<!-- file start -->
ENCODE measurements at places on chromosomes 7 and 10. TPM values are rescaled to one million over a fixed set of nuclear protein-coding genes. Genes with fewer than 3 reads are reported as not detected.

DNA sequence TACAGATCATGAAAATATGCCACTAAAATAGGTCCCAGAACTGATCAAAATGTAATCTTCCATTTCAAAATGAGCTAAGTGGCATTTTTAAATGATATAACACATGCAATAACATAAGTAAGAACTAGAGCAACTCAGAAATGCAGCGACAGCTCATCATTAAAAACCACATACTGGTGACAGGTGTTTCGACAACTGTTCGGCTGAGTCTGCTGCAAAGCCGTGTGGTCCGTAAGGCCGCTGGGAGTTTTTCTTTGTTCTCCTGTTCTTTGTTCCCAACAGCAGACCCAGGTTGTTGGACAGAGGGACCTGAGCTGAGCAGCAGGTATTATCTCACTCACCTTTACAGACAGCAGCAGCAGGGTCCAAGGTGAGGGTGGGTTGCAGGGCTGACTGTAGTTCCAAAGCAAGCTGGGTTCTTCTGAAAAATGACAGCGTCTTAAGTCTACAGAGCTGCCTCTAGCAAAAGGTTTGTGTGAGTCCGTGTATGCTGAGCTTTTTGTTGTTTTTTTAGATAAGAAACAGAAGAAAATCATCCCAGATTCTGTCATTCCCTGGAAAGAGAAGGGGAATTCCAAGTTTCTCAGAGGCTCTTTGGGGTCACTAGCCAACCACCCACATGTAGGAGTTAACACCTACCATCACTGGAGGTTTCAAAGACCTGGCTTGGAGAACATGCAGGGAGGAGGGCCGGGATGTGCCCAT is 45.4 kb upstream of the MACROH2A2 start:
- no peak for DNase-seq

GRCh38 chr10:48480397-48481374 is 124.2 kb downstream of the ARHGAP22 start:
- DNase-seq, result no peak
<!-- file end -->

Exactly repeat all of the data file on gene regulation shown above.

ENCODE measurements at places on chromosomes 7 and 10. TPM values are rescaled to one million over a fixed set of nuclear protein-coding genes. Genes with fewer than 3 reads are reported as not detected.

DNA sequence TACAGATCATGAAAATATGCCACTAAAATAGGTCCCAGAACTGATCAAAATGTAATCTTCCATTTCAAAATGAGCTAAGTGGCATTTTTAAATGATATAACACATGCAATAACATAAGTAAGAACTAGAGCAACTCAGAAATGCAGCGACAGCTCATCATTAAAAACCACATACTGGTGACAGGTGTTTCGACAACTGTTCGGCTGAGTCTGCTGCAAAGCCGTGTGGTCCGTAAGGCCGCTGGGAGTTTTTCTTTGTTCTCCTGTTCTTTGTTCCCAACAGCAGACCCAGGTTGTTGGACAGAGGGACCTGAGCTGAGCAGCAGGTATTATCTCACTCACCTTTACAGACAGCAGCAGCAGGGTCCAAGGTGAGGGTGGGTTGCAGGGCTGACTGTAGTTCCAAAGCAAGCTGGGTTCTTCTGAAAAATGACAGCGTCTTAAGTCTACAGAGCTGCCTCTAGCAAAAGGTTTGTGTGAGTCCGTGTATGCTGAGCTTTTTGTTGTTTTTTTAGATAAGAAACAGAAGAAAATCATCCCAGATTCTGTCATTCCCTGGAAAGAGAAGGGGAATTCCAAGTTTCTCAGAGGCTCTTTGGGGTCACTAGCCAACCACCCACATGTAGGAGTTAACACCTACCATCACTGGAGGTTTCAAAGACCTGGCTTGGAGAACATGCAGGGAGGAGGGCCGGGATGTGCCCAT is 45.4 kb upstream of the MACROH2A2 start:
- no peak for DNase-seq

GRCh38 chr10:48480397-48481374 is 124.2 kb downstream of the ARHGAP22 start:
- DNase-seq, result no peak